Monday, June 5, 2006
The Supreme Court reemphasized that private RICO claims must meet a fairly high standard of proximate causation if they will survive a motion to dismiss in its decision in Anza v. Ideal Steel (here). The civil cause of action granted under RICO is unique in federal law by providing private parties a means to recover treble damages plus attorney's fees for a claim based on conduct by defendants that can be shown to violate a variety of federal criminal laws, most importantly the mail and wire fraud statutes. The "catch-all" provision of RICO, Sec. 1962(c), arguably allows almost every business dispute to be turned into a RICO claim because the plaintiff only needs to show that the defendants conducted or participated in the conduct of the enterprise through a pattern of racketeering activity. Because the pattern requirement is fairly minimal -- only two illegal acts, one of which is within the past ten years -- a creative lawyer can make most contractual claims into possible RICO actions because there will be mailings, faxes, e-mails, and the like in most of them that can support a complaint.
A key limitation on the civil claims is Sec. 1964(c), which requires that the plaintiff be "injured in his business or property by reason of a violation of" RICO, which the Court has interpreted as requiring proof of proximate cause. Anza involves a fairly straightforward scheme by the defendant, National Steel (owned by the Anzas), in which it did not charge customers who paid cash the applicable (and purportedly exorbitant) New York City and State sales taxes on purchases, a rather substantial discount for purchasers. The plaintiff, Ideal Steel, was a competitor of National, and filed the RICO suit alleging that the Anzas and National engaged in mail and wire fraud by not paying the requisite taxes, which resulted in an injury to the plaintiff's business. Simple enough, but the Supreme Court rejected the claim, holding that the plaintiffs were not harmed by the racketeering activity directly, applying its earlier decision in Holmes v. SIPC. The Court stated in Anza:
The proper referent of the proximate-cause analysis is an alleged practice of conducting National’s business through a pattern of defrauding the State. To be sure, Ideal asserts it suffered its own harms when the Anzas failed to charge customers for the applicable sales tax. The cause of Ideal’s asserted harms, however, is a set of actions (offering lower prices) entirely distinct from the alleged RICO violation (defrauding the State).
The Court also considered who was better able to vindicate their interests, the state which was directly affected by the harm and a competitor only indirectly harmed. The Court noted that RICO is not the proper vehicle protecting the indirect victim:
Ideal accuses the Anzas of defrauding the State of New York out of a substantial amount of money. If the allegations are true, the State can be expected to pursue appropriate remedies. The adjudication of the State’s claims, moreover, would be relatively straightforward; while it may be difficult to determine facts such as the number of sales Ideal lost due to National’s tax practices, it is considerably easier to make the initial calculation of how much tax revenue the Anzas withheld from the State. There is no need to broaden the universe of actionable harms to permit RICO suits by parties who have been injured only indirectly.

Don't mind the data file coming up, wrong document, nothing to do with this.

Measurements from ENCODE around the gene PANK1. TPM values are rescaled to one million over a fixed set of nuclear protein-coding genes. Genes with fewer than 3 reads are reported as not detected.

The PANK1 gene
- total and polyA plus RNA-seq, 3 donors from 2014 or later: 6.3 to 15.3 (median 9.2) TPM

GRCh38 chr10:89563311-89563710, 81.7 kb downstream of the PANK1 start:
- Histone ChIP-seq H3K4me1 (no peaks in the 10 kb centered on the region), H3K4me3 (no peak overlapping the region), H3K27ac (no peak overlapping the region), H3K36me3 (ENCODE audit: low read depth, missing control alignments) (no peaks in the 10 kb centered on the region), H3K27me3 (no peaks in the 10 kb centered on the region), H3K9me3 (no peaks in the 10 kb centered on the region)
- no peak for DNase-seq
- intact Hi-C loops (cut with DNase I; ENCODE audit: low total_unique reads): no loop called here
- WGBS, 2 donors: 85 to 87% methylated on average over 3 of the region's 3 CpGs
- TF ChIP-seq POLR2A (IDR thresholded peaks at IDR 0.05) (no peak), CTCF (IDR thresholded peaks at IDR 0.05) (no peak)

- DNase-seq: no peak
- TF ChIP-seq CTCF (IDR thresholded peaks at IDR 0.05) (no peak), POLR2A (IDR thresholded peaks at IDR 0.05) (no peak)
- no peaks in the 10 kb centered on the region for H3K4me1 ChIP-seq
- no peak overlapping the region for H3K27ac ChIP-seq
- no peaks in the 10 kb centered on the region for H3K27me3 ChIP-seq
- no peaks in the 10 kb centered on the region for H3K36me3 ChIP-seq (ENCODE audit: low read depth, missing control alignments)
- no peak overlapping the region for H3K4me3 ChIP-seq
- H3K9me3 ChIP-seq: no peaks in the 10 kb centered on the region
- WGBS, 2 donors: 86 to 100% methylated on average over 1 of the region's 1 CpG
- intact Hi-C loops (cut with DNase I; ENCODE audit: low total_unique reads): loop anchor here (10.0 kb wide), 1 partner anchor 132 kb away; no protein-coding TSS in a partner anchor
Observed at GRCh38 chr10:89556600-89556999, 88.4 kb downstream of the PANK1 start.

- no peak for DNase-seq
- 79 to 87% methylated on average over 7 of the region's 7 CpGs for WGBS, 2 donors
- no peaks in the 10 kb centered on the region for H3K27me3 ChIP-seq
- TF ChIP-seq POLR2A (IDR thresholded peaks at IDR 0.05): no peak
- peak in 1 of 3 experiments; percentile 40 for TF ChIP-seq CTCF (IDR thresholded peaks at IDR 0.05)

The Court did not consider the application of the proximate cause analysis to a Sec. 1962(a) claim, which requires proof of different elements than Sec. 1962(c), and remanded the case to the Second Circuit to consider that claim.
Interestingly, Justice Thomas dissented from the majority's proximate cause analysis, arguing that Ideal Steel also was directly harmed in addition to the state, and that "[t]he Court’s reliance on the difficulty of ascertaining the amount of Ideal’s damages caused by petitioners’ unlawful acts to label those damages indirect is misguided." Justice Breyer offered a slightly different analysis of causation, dissenting from the majority's analysis although not the final result (I think). He stated:
In my view, the “antitrust” nature of the treble-damage provision’s source, taken together with both RICO’s basic objectives and important administrative concerns, implies that a cause is “indirect,” i.e., it is not a “proximate cause,” if the causal chain from forbidden act to the injury caused a competitor proceeds through a legitimate business’s ordinary competitive activity. To use a physical metaphor, ordinary competitive actions undertaken by the defendant competitor cut the direct causal link between the plaintiff competitor’s injuries and the forbidden acts.
The Court's analysis in Anza now imposes a higher pleading burden on plaintiffs to establish at least the rough outlines of a direct link between the racketeering activity and the injury to their business. Anza is typical of most RICO cases in that the decision came at a preliminary stage, either in a Rule 12(b)(6) motion to dismiss for failure to state a claim or a Rule 56 summary judgment, and not after a trial. Therefore, all the plaintiff's allegations here are accepted as true, and the decision means that there is another basis to dismiss civil RICO claims before trial on the basis of the failure to plead adequately the proximate cause element. The premium for both sides is on the pleadings in the case and the sufficiency of the evidence at summary judgment, because if the plaintiff surmounts those two hurdles then the pressure on the defendant to settle will be enormous because of the possibility of treble damages. The Court's decision does not affect criminal RICO actions, such as those filed against class action firm Milberg Weiss or former Hollinger International CEO Lord Conrad Black. (ph)